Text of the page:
Updated March 14, 2023
What is the IDEA Algorithm?
IDEA (International Data Encryption Algorithm) is an encryption algorithm. It is a symmetric block cipher that takes 64 bit as an input, 28-bit key and performs 8 identical rounds for encryption in which 6 different subkeys are used, and four keys are used for output transformation.
Understanding IDEA Algorithm
- The typical block size is 16 bytes of 128 bits. A block cipher will typically operate in round blocks where part of the key is applied to the round, and then other operations are performed on it. After a certain number of rounds, say between 10 to 16, we end up with our ciphertext for that block.
- The ciphertext block is exactly the same size as the plain text block, 16 bytes. We operate on the block for each round using a part of the encryption key that we call as the round key. We derive the multiple round keys from the encryption key using a key schedule.
- The key schedule is an algorithm that Shifts, XORs, Multiplies and performs other types of operation on the original encryption key in order to come up with these round keys. Well, if I have a 16-byte block and I have a 128-bit key, which is also 16 bytes,
Confusion and Diffusion
Let’s understand the difference between Confusion and Diffusion.
- Confusion has to do with the relation between key and ciphertext.
- We ensure that a small change in the key leads to a large change in the ciphertext.
- XOR is not sufficient; one-to-one.
- Key Schedule.
- Diffusion has to do with the relation between the message and ciphertext.
- A small change in the message -> large change in the ciphertext.
- Hides patterns within the message.
So Electronic Code Book mode of operation, we will usually run a block cipher in Cipher Block Chaining mode of operation or CBC. With cipher block chaining, you will XOR the previous block’s ciphertext with the previous block’s with the next block’s plain text before you were encrypted. In that way, every block in the message depends upon all of the blocks that came before.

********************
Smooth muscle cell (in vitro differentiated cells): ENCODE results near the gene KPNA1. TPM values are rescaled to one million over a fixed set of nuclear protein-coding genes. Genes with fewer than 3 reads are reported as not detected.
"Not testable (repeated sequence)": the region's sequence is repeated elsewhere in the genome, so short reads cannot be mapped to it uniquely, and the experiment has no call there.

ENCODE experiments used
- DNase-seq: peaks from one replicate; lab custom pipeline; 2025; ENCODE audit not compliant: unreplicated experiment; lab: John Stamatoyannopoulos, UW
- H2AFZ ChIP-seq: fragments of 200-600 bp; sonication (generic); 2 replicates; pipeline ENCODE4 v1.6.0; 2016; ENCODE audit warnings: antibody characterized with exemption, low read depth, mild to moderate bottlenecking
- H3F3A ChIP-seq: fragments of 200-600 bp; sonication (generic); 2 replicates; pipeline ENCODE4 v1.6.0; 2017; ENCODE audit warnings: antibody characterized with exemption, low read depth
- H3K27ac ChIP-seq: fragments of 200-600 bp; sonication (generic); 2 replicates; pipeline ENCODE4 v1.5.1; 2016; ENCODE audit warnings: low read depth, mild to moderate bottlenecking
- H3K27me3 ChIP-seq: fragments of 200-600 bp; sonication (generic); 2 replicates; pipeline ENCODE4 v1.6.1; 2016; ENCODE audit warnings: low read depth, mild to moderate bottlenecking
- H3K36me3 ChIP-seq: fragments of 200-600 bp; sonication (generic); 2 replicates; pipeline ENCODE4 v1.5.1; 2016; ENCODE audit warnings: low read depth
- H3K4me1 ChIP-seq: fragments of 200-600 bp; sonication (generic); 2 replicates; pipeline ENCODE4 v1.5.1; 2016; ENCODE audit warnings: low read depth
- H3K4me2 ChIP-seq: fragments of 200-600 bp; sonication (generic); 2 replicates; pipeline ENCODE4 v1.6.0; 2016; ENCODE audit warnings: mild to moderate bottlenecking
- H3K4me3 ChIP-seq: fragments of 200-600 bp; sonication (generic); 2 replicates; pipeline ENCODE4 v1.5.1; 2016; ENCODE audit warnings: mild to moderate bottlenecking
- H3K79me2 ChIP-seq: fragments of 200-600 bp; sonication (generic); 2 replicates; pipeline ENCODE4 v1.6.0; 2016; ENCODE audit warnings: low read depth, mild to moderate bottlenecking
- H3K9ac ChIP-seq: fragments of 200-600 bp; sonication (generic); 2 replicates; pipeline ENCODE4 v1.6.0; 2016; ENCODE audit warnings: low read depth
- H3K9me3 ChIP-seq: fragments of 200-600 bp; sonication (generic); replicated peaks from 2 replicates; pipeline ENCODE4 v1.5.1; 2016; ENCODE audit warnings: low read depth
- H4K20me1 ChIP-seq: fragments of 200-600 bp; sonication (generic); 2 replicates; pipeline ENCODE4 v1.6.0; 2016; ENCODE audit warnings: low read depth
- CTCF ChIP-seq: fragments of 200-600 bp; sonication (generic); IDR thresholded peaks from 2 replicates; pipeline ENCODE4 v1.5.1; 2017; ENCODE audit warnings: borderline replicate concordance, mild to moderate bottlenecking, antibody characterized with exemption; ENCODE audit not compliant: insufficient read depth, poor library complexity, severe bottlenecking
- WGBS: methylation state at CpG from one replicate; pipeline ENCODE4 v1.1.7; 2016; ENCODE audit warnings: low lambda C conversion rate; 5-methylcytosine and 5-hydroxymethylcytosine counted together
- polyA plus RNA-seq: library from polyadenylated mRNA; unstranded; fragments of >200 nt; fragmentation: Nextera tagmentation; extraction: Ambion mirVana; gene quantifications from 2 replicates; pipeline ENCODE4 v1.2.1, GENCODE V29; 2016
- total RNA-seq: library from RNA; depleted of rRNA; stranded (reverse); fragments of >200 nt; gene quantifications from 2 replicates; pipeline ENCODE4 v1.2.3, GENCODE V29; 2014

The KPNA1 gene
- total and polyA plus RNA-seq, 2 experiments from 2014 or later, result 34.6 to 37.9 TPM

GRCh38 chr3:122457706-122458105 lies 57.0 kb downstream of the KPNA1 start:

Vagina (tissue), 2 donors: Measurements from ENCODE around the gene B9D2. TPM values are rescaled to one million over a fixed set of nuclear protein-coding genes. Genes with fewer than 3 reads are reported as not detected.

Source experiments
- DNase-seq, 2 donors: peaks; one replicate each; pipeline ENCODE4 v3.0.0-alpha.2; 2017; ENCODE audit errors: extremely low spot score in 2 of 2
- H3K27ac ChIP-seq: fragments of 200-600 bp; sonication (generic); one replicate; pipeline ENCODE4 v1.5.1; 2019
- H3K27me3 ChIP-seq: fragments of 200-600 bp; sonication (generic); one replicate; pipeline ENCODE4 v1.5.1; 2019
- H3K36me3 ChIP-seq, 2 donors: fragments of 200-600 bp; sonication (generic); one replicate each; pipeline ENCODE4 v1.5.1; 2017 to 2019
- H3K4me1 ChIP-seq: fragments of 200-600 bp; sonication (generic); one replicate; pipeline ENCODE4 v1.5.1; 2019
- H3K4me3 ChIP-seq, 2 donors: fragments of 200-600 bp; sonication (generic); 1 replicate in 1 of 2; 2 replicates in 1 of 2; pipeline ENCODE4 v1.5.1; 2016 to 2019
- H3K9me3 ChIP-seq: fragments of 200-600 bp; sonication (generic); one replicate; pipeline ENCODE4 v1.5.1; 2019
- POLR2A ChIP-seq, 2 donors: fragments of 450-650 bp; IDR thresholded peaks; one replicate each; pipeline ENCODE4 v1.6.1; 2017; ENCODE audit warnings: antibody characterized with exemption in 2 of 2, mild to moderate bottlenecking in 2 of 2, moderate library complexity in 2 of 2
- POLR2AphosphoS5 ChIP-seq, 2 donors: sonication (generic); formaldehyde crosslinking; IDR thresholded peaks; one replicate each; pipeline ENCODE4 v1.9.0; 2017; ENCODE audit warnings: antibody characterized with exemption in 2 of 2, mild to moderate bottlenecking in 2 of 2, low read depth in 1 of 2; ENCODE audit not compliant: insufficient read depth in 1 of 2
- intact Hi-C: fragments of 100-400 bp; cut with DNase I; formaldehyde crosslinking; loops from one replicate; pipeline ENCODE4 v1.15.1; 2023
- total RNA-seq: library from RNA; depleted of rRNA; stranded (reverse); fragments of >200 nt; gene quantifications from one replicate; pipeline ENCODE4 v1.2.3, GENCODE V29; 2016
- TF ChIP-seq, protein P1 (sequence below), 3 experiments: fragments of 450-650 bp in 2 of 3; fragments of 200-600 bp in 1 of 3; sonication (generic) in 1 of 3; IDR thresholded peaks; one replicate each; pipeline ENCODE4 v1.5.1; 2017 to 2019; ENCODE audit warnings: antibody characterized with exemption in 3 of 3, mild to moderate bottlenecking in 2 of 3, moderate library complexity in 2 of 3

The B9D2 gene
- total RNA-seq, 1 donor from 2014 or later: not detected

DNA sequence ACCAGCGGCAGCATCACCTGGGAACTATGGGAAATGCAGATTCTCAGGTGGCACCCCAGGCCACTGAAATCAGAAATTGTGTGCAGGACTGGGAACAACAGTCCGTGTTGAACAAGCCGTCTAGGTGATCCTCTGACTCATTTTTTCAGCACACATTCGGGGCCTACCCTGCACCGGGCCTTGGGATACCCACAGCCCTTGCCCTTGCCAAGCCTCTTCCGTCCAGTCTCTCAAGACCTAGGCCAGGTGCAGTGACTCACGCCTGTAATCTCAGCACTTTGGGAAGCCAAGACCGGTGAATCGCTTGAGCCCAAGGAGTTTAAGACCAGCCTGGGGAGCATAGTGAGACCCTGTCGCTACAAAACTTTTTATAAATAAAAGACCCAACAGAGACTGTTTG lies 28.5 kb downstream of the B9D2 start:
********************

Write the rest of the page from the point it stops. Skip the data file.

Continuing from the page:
Data Encryption Standard (DES)
Let’s look at some of the aspects of the Data Encryption Standard (DES).
- 64-bit input
- 8-bit parity check
- 56-bit effective key
- Short key
Understanding IDEA Algorithm in Detail
The 64-bit input plain text block-divided into 4 part (16 bits each) Declare p1 to p4.
- Therefore, p1 to p4 will be the inputs for the initial round of the algorithm.
- There are 8 such rounds.
- The key is made up of 128 bits.
- In each round, 6 sub-keys will be produced.
- Each one of the sub-keys includes 16 bits.
- All these sub-keys will be put on the 4 input blocks p1 to p4.
- The last actions include Output Transformation, which usually benefits simply 4 sub-Keys.
- The last result is 4 blocks of ciphertext C1 to C4 (each of 16 bits).
- They are mixed to create the last 64-bit ciphertext block.
Single Round Information
- There are 8 rounds in IDEA.
- Every single requires several operations around the four data blocks applying 6 keys.
- These steps work in numerous mathematical activities.
- There are multiple *, add * & XOR procedures.
- Multiply * means multiplication modulo.
- Add* requires addition modulo.
- It can be a one-time procedure.
- It requires places by the end of the 8th round.
- The Output transformation input is a 64-bit value divided into 4 sub-blocks (state R1 to R4 every among 16 bits).
- The four 16 bits Sub-keys (K1 to K4) are used here.
- The process of the outcome transformation can be as follows.
- IDEA may be a recognized cipher that many experts have examined for the previous 10 Sub-key creation for the round, each one of the 8 rounds utilizes 6 sub-keys (hence 8 * 6 = 48 sub-keys are essential for the rounds). The last result transformation benefits 4 sub-keys (i.e. 48 + 4 = 52 sub-keys total). From an input key 128 bits, all these 52 sub-keys will be produced years, as well as; however, no strike against five or higher of its 8.5 rounds has been found.
- Because of its toughness against cryptanalytic attacks and because of its inclusion in several well-known cryptographic deals, IDEA can be trusted. The Basic IDEA algorithm is definitely not, which can be likened for effectiveness or security with simple DES or AES versions. The Basic IDEA algorithm is intended to assist learners in being familiar with the IDEA algorithm by giving a version of IDEA that enables instances to get worked well manually and to offer a comparison of the technique of IDEA and the ways of DES and AES.
This has been a guide to the IDEA Algorithm. Here we discussed the IDEA Algorithm’s understanding, data encryption standard, and the difference between confusion and diffusion of the IDEA algorithm. You can also go through our other suggested articles to learn more –